World Rally Championship teams are demanding more progress from the WRC Promoter - despite live coverage and a big hike in television coverage in the UK.
The teams refused to allow the commercial firm to install cameras in their areas of the service park on last week's Monte Carlo Rally, citing the late nature of the arrangement and potential legal issues with constant filming.
The cameras are central to the promotion company's plans to run live coverage from the service park throughout the day.
Teams have written to the promoter formally outlining their issues as both they and individual rally organisers have been angered by a hike in fees required to be part of the WRC this season.
Volkswagen's Jost Capito admitted to further frustrations over promotion.
"It's very difficult," he said. "We asked for the list of [television] broadcasters for this year and we didn't get any answer except for the UK and we know what is happening in Germany because we did it ourselves.
"I can't really see any progress. We don't know, is it a lack of communication?
"At the moment, the manufacturers are doing quite good promotion..."
LEGAL WORRIES OVER SERVICE PARK CAMERAS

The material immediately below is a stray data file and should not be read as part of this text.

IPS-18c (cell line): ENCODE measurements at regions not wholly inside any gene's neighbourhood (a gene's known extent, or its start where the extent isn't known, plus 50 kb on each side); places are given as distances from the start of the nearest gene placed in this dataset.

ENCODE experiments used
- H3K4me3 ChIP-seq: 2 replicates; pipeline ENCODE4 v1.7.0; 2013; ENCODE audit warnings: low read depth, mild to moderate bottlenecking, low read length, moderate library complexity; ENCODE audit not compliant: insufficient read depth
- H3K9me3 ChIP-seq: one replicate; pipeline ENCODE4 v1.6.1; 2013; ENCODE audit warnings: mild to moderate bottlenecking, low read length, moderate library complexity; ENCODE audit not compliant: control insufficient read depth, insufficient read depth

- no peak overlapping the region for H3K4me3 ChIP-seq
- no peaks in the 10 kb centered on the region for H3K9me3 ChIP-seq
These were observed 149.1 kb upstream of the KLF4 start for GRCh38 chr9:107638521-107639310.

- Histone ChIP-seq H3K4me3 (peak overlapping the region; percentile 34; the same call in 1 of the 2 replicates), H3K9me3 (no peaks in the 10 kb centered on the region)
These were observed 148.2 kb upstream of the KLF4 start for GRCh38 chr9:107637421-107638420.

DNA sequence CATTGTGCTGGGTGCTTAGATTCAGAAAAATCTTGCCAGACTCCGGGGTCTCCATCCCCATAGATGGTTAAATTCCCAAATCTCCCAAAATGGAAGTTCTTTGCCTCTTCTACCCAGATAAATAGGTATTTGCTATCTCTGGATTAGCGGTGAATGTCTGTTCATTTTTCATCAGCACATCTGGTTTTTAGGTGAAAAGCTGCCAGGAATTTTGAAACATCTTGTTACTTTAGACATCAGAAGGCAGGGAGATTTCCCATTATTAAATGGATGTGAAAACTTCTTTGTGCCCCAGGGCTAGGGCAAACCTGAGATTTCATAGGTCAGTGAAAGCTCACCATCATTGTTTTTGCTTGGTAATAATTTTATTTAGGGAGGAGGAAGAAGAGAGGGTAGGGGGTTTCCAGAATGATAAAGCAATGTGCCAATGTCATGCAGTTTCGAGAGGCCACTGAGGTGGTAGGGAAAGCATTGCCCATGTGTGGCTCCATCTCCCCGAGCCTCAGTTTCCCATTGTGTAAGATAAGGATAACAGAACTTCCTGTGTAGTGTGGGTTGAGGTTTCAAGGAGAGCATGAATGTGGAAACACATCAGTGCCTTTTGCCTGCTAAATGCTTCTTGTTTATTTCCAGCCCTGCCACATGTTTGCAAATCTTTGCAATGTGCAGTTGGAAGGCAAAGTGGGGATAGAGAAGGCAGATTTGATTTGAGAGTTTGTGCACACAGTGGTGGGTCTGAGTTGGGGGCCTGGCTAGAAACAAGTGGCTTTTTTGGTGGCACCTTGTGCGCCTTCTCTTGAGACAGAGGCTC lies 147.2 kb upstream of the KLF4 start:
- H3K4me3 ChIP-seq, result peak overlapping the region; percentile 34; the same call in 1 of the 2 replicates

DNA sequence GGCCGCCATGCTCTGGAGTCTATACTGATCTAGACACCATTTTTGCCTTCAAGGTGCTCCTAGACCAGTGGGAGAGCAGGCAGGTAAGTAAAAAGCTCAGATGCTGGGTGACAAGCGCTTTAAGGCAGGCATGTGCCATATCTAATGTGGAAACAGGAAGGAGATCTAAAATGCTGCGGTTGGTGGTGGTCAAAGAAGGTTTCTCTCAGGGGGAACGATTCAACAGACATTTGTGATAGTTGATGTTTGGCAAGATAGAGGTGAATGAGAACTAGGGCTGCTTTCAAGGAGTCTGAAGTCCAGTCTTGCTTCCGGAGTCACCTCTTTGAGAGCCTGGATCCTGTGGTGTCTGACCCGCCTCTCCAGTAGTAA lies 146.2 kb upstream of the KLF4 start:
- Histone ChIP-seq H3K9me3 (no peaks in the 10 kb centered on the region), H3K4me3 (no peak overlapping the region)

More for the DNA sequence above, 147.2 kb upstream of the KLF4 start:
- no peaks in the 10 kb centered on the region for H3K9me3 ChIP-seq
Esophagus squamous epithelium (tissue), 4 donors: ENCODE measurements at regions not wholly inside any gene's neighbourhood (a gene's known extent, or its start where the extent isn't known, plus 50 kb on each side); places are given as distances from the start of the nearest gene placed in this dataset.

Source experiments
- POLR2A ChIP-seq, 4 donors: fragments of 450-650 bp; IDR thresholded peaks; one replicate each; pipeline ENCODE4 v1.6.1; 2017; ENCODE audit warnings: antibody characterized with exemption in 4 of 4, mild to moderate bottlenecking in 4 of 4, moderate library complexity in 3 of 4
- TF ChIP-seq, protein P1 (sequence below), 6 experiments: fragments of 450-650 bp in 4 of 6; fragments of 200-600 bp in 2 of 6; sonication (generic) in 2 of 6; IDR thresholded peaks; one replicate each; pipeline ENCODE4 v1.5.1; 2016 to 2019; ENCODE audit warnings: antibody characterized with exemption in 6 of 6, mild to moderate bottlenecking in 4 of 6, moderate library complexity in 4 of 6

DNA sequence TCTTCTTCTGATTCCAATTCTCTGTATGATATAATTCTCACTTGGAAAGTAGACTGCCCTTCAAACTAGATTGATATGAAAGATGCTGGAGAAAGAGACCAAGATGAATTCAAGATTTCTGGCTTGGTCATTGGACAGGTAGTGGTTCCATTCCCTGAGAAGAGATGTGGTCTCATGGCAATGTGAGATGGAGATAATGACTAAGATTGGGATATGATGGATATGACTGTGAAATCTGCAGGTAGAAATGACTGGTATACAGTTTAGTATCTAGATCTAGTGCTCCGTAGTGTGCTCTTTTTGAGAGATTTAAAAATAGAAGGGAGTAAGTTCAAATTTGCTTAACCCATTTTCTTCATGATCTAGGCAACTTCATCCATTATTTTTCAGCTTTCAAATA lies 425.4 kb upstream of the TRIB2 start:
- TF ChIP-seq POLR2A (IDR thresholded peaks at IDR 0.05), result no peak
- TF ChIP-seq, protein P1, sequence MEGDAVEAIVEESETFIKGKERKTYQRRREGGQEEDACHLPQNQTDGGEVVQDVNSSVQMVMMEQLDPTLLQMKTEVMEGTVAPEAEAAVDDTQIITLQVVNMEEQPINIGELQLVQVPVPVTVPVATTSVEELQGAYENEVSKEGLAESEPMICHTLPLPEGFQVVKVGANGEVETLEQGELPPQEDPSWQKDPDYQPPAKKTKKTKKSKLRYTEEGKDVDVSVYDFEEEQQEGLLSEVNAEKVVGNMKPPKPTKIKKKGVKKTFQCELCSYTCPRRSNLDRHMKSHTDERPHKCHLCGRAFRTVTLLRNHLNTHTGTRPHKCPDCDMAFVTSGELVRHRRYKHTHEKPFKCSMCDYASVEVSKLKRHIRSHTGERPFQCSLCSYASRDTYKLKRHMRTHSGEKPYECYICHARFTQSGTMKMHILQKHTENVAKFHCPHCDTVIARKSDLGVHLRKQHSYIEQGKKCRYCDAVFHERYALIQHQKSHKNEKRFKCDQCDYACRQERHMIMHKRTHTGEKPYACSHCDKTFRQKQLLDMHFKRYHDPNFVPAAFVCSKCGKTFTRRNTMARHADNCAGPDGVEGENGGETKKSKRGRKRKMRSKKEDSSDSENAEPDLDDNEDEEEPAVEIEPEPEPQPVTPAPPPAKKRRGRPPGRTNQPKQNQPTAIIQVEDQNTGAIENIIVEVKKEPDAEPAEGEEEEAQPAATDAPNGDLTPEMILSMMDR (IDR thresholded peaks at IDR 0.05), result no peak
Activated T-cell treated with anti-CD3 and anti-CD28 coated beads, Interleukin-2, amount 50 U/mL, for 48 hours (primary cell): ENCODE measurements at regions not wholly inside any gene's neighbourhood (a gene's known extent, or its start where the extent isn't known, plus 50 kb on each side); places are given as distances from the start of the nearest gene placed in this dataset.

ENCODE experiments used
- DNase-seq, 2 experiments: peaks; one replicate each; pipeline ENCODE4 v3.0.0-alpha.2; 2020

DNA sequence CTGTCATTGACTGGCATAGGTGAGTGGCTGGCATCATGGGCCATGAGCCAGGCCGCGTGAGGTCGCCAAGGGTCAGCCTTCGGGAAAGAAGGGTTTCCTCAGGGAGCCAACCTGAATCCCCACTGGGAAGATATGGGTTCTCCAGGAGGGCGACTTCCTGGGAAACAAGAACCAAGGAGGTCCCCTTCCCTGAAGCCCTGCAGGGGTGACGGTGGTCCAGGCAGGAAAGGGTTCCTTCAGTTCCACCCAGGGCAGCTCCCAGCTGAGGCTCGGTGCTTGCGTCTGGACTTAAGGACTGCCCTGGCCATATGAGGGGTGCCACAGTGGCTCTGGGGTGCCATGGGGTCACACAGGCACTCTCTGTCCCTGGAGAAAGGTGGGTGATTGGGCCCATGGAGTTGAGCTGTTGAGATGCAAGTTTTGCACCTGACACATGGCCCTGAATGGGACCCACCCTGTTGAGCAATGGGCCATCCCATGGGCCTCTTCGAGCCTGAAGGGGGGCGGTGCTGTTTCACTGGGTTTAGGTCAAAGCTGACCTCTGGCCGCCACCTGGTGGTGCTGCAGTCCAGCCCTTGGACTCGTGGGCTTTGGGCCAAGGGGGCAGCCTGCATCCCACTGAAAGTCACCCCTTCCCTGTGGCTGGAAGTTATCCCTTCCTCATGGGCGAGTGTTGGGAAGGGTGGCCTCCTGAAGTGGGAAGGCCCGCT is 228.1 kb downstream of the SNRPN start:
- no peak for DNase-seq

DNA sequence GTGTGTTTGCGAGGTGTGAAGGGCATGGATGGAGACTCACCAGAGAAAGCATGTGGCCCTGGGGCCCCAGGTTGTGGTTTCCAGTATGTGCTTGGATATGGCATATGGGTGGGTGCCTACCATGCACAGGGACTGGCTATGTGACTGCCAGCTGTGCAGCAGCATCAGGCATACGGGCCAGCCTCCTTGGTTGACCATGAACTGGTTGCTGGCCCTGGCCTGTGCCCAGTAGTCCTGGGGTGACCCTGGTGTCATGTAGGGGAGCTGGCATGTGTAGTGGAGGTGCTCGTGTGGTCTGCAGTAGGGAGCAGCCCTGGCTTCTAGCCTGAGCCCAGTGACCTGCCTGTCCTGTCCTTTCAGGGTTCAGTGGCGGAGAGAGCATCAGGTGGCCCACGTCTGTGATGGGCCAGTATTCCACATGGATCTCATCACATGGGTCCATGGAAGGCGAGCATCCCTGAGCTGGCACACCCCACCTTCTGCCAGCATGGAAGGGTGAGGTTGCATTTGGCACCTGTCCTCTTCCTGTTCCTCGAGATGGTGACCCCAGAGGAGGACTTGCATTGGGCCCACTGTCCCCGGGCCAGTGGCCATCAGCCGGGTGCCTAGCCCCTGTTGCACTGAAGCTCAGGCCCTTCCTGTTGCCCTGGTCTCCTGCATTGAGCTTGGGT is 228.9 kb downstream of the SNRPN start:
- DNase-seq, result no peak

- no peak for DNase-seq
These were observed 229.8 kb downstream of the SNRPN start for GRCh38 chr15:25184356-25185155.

Citroen's Yves Matton said there were legal implications to the service park camera issue.
"We have to respect private lives," he said. "We agree [with having cameras] when the cars are in service, but not all day.
"There are laws inside our company - people who are working for us will ask why we are putting cameras there.
"We are not against this, but they asked us two days before the rally to put the camera in and we need a global agreement before we go forward with that."
WRC Promoter head Oliver Ciesla declined to go into any details of his discussions with the team, beyond stating that they remained constructive.
At the end of last season, Ciesla outlined a multi-million pound, three-year strategy for the promotion of the WRC - the first part of that being this year's introduction of large-scale live television coverage.
One WRC Promoter insider said: "It's costing millions of pounds to get live television coverage up and running this year and the teams ask what we're doing... don't they watch the television?"